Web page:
DDA tries to fix skewed priorities of Delhi hospitals
the Delhi Development Authority (dda) has of late been forced to adopt a stern stance towards charitable and trust hospitals, hindering their so called "infrastructure development" activities. In the garb of such activities, these hospitals have been trying to bypass the dda's lease terms agreed to at the time of land allotment. They are entering into management contracts with corporate groups to earn more money and evade the requirement of providing free treatment to poor people.
These hospitals had got their land free or at throwaway prices on the condition that they will offer 20 per cent of their capacity for free treatment. But in their rush for more profits, some of them have even tried to resell their alloted land. "This is the reason dda has stopped some hospitals, including Modi and Nirogi hospitals, from entering into any contract with the corporate groups," says a dda official.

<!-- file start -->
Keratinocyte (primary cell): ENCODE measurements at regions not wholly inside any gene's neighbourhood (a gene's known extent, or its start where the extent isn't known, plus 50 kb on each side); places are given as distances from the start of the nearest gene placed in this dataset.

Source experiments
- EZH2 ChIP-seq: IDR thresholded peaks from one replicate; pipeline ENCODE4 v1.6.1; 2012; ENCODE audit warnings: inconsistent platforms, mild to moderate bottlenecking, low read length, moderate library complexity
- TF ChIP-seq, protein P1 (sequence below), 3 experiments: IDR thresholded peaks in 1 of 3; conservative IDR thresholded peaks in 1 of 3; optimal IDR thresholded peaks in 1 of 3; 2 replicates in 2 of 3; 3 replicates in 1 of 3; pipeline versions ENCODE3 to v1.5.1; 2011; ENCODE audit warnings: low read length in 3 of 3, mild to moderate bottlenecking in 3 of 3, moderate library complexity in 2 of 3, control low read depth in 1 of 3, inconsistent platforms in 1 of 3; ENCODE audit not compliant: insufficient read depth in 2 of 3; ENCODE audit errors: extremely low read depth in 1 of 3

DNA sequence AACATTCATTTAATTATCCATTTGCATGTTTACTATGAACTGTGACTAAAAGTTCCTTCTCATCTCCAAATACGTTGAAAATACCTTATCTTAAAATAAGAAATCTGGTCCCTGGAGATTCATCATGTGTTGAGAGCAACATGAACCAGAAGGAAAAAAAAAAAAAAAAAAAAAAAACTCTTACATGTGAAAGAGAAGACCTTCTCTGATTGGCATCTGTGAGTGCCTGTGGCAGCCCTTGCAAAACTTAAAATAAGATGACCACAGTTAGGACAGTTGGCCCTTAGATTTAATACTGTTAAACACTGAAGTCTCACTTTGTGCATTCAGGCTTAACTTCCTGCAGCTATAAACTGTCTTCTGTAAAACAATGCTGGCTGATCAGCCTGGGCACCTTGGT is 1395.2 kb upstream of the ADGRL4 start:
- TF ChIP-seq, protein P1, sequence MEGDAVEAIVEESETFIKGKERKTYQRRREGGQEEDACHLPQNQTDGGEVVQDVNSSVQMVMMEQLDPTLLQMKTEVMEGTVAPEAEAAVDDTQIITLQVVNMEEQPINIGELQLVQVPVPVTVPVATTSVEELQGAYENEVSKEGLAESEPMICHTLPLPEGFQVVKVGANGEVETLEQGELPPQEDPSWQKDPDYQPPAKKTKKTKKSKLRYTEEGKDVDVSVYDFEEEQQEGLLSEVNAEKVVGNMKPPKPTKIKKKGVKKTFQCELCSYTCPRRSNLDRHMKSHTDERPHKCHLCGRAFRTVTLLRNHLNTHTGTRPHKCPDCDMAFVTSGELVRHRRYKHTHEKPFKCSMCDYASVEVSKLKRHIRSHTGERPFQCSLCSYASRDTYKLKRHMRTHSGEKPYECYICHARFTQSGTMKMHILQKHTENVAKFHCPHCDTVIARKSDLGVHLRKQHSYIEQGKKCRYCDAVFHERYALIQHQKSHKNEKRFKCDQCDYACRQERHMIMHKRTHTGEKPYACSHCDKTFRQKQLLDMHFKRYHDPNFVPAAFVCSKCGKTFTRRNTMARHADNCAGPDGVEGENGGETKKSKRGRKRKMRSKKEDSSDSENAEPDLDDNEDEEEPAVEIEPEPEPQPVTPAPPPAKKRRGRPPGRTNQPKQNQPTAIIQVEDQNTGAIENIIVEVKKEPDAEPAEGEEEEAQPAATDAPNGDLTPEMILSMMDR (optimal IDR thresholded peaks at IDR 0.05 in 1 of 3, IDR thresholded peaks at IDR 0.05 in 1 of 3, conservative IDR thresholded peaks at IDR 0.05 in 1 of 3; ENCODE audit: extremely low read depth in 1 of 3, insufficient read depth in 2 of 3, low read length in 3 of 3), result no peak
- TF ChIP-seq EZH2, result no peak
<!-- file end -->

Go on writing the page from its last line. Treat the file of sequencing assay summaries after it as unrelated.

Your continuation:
Fortis and Max healthcare, both affiliated with pharma giant Ranbaxy, are the two big corporate players in this game. Jessa Ram Hospital in Karol Bagh, Delhi, recently entered into a management contract with Fortis Healthcare and became Fortis Jassa Ram Hospital. Max Healthcare entered into similar arrangements with Balaji hospital at Patparganj and Devki Devi Foundation at Saket. "Providing free treatment cannot solely meet the demands. Hence, these corporate groups are now getting into management contracts for the improvement of infrastructure so that patients can get adequate and timely treatment," claims Loraine Kalra, medical director, Fortis Jessa Ram Hospital. But the dda 's stand is firm. "There are nearly 25 hospitals in Delhi that have provision of free treatment in their lease terms. If they get into corporate hands and don't follow these terms, we will take them to court and get the law enforced," stresses R K Singh, commissioner (Land Disposal), dda.
In 2004, the Qureshi commission constituted by the Delhi High Court listed 14 Delhi hospitals for violating the agreement to provide free treatment.
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